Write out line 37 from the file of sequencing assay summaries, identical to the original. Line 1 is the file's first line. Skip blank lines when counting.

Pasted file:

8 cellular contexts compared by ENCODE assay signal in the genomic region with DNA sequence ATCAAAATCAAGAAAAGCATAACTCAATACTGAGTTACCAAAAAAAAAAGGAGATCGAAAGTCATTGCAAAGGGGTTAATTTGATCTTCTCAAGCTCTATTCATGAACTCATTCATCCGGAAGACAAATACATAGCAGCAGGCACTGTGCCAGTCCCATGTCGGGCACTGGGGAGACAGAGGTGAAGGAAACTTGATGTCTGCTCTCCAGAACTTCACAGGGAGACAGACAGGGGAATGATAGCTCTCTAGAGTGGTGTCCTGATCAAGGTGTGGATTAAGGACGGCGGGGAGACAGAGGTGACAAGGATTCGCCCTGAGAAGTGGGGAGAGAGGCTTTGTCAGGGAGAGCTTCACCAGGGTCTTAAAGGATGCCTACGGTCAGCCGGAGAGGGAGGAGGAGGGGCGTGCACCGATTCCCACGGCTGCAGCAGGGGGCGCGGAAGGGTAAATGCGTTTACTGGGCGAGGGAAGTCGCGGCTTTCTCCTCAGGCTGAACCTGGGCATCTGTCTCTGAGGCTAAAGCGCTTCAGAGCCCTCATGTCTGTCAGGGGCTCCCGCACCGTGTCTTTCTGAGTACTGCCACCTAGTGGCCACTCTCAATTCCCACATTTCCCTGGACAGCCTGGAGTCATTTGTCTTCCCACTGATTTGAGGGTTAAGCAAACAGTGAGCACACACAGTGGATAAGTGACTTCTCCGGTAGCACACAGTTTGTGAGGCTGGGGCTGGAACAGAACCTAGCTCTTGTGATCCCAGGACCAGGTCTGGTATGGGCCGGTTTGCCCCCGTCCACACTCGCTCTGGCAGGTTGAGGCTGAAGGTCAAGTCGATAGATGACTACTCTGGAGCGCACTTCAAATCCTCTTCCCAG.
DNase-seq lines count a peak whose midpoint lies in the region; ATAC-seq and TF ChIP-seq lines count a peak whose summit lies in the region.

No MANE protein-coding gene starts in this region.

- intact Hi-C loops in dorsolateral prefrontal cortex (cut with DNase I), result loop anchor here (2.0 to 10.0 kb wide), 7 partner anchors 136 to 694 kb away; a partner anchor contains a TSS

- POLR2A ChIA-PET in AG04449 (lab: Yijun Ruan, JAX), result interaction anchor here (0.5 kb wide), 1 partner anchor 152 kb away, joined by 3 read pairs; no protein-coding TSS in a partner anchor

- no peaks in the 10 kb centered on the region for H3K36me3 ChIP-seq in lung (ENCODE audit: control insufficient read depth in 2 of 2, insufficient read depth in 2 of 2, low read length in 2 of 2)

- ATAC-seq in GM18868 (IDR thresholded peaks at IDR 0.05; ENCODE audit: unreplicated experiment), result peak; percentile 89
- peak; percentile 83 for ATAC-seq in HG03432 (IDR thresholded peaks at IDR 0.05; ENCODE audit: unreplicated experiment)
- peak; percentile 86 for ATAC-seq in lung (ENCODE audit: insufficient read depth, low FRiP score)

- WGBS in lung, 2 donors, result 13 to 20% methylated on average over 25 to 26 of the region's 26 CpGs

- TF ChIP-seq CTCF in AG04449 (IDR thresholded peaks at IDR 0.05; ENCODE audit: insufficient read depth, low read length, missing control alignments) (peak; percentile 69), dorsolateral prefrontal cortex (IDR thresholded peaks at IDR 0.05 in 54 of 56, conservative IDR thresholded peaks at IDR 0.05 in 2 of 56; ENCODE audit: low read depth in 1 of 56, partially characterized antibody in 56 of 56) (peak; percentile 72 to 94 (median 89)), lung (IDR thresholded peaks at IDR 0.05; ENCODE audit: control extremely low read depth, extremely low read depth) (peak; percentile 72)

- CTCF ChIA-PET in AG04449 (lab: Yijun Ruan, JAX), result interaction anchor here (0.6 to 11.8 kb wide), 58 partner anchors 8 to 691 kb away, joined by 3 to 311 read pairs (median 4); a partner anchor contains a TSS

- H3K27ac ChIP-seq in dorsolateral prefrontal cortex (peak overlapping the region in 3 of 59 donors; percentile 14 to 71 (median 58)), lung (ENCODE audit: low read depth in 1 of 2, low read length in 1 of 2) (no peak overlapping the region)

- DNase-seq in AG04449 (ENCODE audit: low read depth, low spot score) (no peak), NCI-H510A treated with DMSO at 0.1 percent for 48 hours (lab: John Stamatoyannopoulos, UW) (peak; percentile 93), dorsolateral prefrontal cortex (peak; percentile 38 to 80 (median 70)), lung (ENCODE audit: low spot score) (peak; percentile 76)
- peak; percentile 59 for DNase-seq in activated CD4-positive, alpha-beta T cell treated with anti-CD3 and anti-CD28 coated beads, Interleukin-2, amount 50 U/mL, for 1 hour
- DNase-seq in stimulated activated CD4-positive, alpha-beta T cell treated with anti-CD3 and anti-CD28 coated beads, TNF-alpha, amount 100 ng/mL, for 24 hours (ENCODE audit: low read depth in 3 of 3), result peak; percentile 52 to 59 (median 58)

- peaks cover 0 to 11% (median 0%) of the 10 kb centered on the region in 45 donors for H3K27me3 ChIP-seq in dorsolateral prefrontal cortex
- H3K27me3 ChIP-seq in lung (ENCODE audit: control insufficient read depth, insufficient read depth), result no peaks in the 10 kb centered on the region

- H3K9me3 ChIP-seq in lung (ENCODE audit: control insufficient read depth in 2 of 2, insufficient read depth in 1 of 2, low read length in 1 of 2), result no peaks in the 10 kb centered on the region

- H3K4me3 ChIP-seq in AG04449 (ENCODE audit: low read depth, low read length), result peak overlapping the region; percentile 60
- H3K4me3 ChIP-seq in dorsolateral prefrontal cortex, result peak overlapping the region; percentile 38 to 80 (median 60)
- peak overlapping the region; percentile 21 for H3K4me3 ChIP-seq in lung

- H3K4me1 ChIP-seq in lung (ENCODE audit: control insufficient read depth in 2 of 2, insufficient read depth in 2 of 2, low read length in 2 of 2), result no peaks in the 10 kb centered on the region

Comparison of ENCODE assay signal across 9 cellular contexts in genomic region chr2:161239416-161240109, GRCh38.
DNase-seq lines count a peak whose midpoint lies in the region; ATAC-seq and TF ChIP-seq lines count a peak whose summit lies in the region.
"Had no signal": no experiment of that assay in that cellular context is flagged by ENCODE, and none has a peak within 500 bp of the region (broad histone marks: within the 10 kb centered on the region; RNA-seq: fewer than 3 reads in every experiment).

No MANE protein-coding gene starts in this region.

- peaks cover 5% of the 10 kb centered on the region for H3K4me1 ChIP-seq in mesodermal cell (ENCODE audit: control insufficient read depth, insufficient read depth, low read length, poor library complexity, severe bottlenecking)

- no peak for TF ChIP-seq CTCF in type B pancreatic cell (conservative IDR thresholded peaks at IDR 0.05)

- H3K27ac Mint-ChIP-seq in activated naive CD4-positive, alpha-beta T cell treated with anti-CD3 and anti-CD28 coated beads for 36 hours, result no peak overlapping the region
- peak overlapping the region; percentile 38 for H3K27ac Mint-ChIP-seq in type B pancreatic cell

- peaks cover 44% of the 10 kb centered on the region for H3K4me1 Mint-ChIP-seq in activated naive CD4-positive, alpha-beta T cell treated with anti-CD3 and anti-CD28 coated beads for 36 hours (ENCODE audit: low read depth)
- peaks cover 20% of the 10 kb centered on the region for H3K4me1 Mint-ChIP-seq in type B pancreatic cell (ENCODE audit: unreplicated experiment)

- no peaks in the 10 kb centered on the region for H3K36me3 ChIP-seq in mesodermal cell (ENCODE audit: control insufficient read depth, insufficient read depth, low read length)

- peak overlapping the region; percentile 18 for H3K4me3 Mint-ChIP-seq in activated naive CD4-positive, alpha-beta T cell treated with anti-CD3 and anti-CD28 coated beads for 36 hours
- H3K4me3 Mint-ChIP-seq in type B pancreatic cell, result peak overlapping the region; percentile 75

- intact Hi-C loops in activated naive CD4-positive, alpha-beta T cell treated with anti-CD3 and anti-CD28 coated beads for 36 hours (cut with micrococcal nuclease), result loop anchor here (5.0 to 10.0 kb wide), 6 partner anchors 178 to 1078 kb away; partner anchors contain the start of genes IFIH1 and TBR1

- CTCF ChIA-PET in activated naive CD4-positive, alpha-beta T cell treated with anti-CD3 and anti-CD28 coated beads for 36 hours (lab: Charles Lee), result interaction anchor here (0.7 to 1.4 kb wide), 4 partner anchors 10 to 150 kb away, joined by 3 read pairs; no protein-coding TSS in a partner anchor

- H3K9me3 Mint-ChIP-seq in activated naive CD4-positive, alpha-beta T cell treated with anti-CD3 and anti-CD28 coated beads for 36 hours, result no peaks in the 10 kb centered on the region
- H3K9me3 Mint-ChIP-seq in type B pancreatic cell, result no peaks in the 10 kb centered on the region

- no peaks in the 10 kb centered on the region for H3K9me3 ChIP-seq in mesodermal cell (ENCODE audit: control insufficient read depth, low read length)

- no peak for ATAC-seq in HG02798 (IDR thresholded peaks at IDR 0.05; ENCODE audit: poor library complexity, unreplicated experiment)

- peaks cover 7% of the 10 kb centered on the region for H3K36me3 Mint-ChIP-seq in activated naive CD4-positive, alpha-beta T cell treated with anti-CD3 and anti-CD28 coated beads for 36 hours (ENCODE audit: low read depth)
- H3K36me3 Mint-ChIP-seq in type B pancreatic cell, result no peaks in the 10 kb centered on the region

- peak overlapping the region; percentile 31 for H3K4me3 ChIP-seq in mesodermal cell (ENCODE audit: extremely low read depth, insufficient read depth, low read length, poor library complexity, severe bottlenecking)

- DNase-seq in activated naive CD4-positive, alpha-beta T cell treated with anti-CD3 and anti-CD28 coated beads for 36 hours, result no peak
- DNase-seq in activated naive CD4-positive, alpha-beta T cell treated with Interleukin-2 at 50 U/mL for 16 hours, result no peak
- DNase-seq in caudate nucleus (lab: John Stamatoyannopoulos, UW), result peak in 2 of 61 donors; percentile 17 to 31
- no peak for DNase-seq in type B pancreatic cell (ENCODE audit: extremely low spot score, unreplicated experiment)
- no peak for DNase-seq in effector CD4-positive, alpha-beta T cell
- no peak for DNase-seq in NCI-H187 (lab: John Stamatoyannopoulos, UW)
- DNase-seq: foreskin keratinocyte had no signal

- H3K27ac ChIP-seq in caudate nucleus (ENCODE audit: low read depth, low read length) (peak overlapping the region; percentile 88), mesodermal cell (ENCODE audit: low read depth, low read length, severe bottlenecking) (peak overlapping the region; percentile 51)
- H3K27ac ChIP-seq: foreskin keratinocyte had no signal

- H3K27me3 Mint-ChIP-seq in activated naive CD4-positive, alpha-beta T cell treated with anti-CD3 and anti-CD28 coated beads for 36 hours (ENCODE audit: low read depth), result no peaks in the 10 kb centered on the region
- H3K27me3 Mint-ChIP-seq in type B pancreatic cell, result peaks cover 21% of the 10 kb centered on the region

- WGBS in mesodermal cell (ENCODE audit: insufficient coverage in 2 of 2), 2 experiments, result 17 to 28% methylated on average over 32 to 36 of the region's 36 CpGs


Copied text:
- intact Hi-C loops in activated naive CD4-positive, alpha-beta T cell treated with anti-CD3 and anti-CD28 coated beads for 36 hours (cut with micrococcal nuclease), result loop anchor here (5.0 to 10.0 kb wide), 6 partner anchors 178 to 1078 kb away; partner anchors contain the start of genes IFIH1 and TBR1